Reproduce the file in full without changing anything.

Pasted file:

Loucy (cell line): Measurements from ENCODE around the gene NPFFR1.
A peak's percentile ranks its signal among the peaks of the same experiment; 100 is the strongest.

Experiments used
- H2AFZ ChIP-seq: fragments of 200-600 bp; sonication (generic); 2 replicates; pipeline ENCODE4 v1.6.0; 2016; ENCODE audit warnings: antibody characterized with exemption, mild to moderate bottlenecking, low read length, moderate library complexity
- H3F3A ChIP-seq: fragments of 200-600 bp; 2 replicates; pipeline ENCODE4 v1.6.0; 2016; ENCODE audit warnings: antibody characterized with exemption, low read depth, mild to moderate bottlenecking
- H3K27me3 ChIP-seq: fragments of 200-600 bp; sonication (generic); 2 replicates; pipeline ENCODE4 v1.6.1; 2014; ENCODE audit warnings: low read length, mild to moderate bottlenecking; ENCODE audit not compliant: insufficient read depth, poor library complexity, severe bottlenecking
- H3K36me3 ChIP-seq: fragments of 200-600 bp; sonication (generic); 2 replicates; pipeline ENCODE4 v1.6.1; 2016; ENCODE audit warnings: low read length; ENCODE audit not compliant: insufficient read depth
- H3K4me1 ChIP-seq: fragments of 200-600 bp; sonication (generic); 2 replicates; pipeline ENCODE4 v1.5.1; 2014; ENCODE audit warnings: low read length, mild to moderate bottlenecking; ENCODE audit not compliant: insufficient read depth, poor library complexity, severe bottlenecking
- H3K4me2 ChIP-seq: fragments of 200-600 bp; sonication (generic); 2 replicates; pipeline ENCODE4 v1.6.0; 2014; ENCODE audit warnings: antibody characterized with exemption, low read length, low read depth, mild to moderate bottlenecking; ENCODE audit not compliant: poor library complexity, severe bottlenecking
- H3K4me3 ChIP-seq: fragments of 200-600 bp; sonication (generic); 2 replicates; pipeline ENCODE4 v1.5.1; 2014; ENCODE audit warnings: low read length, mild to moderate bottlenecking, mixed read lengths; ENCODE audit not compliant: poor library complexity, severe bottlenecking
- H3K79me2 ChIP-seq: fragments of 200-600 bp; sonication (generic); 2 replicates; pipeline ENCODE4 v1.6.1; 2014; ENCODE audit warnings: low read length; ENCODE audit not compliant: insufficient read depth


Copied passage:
Loucy (cell line): Measurements from ENCODE around the gene NPFFR1.
A peak's percentile ranks its signal among the peaks of the same experiment; 100 is the strongest.

Experiments used
- H2AFZ ChIP-seq: fragments of 200-600 bp; sonication (generic); 2 replicates; pipeline ENCODE4 v1.6.0; 2016; ENCODE audit warnings: antibody characterized with exemption, mild to moderate bottlenecking, low read length, moderate library complexity
- H3F3A ChIP-seq: fragments of 200-600 bp; 2 replicates; pipeline ENCODE4 v1.6.0; 2016; ENCODE audit warnings: antibody characterized with exemption, low read depth, mild to moderate bottlenecking
- H3K27me3 ChIP-seq: fragments of 200-600 bp; sonication (generic); 2 replicates; pipeline ENCODE4 v1.6.1; 2014; ENCODE audit warnings: low read length, mild to moderate bottlenecking; ENCODE audit not compliant: insufficient read depth, poor library complexity, severe bottlenecking
- H3K36me3 ChIP-seq: fragments of 200-600 bp; sonication (generic); 2 replicates; pipeline ENCODE4 v1.6.1; 2016; ENCODE audit warnings: low read length; ENCODE audit not compliant: insufficient read depth
- H3K4me1 ChIP-seq: fragments of 200-600 bp; sonication (generic); 2 replicates; pipeline ENCODE4 v1.5.1; 2014; ENCODE audit warnings: low read length, mild to moderate bottlenecking; ENCODE audit not compliant: insufficient read depth, poor library complexity, severe bottlenecking
- H3K4me2 ChIP-seq: fragments of 200-600 bp; sonication (generic); 2 replicates; pipeline ENCODE4 v1.6.0; 2014; ENCODE audit warnings: antibody characterized with exemption, low read length, low read depth, mild to moderate bottlenecking; ENCODE audit not compliant: poor library complexity, severe bottlenecking
- H3K4me3 ChIP-seq: fragments of 200-600 bp; sonication (generic); 2 replicates; pipeline ENCODE4 v1.5.1; 2014; ENCODE audit warnings: low read length, mild to moderate bottlenecking, mixed read lengths; ENCODE audit not compliant: poor library complexity, severe bottlenecking
- H3K79me2 ChIP-seq: fragments of 200-600 bp; sonication (generic); 2 replicates; pipeline ENCODE4 v1.6.1; 2014; ENCODE audit warnings: low read length; ENCODE audit not compliant: insufficient read depth